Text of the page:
gtk-window, gtk-bin, gtk-container, gtk-widget, g-initially-unowned, gtk-buildable, g-object, common-lisp:standard-object, common-lisp:t
gtk-about-dialog, gtk-app-chooser-dialog, gtk-color-chooser-dialog, gtk-color-selection-dialog, gtk-file-chooser-dialog, gtk-font-chooser-dialog, gtk-font-selection-dialog, gtk-message-dialog, gtk-page-setup-unix-dialog, gtk-print-unix-dialog, gtk-recent-chooser-dialog
Dialog windows are a convenient way to prompt the user for a small amount of input, e. g. to display a message, ask a question, or anything else that does not require extensive effort on the user's part.
GTK+ treats a dialog as a window split vertically. The top section is known as the "content-area" and is a gtk-box widget with a :vertical orientation. This is where widgets such as a gtk-label or a gtk-entry should be packed. The bottom area is known as the "action-area". This is generally used for packing buttons into the dialog which may perform functions such as Cancel, OK, or Apply.
gtk-dialog windows are created with a call to to the functions gtk-dialog-new or gtk-dialog-new-with-buttons. The function gtk-dialog-new-with-buttons is recommended; it allows you to set the dialog title, some convenient flags, and add simple buttons.
If the dialog is a newly created dialog, the two primary areas of the window can be accessed through the functions gtk-dialog-get-content-area and gtk-dialog-get-action-area, as can be seen from the example below.
A modal dialog, that is, one which freezes the rest of the application from user input, can be created by calling the function gtk-window-modal on the dialog. When using the function gtk-dialog-new-with-buttons you can also pass the :modal flag of type gtk-dialog-flags to make a dialog modal.
If you add buttons to a gtk-dialog window using the functions gtk-dialog-new-with-buttons, gtk-dialog-add-button, gtk-dialog-add-buttons, or gtk-dialog-add-action-widget, clicking the button will emit a signal called "response" with a response ID that you specified. GTK+ will never assign a meaning to positive response IDs; these are entirely user-defined. But for convenience, you can use the response IDs in the gtk-response-type enumeration. These all have values less than zero. If a dialog receives a delete event, the "response" signal will be emitted with a response ID of :delete-event.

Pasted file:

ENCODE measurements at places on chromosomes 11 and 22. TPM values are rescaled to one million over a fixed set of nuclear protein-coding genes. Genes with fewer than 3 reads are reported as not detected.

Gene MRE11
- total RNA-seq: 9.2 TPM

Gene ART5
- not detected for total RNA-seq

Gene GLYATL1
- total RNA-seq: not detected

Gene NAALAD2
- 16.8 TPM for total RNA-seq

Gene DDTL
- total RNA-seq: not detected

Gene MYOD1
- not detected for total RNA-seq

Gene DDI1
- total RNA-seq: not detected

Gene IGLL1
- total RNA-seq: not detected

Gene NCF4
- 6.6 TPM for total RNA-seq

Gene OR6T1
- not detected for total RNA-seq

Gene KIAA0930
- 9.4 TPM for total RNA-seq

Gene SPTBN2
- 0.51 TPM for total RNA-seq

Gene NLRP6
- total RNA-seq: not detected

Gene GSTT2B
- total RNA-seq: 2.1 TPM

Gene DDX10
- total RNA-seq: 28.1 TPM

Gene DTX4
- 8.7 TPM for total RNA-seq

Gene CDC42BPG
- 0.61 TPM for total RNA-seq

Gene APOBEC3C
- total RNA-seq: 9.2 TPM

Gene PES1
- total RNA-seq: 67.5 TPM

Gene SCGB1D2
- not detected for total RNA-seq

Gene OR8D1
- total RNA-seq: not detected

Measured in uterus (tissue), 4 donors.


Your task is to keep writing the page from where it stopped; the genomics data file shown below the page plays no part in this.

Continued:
If you want to block waiting for a dialog to return before returning control flow to your code, you can call the function gtk-dialog-run. This function enters a recursive main loop and waits for the user to respond to the dialog, returning the response ID corresponding to the button the user clicked.
For the simple dialog in the following example, in reality you would probably use a gtk-message-dialog window to save yourself some effort. But you would need to create the dialog contents manually if you had more than a simple message in the dialog.
Example: Simple gtk-dialog usage
;; Function to open a dialog window displaying the message provided. (defun quick-message (window message) (let (;; Create the widgets (dialog (gtk-dialog-new-with-buttons "Message" window '(:destroy-with-parent) "gtk-ok" :none)) (label (gtk-label-new message))) ;; Ensure that the dialog window is destroyed when the user responds. (g-signal-connect dialog "response" (lambda (dialog response-id) (declare (ignore response-id)) (gtk-widget-destroy dialog))) ;; Add the label, and show everything we have added to the dialog. (gtk-container-add (gtk-dialog-get-content-area dialog) label) (gtk-widget-show-all dialog)))You can use a dialog window as a toplevel window from Lisp code. The following code shows a complete example of a function which displays a message in a dialog window. In this case you have to connect to the "response" signal. It is not possible to use the functions gtk-dialog-run and gtk-dialog-response. In the Lisp binding your program will hang, when using this functions to run the dialog window and to get the response.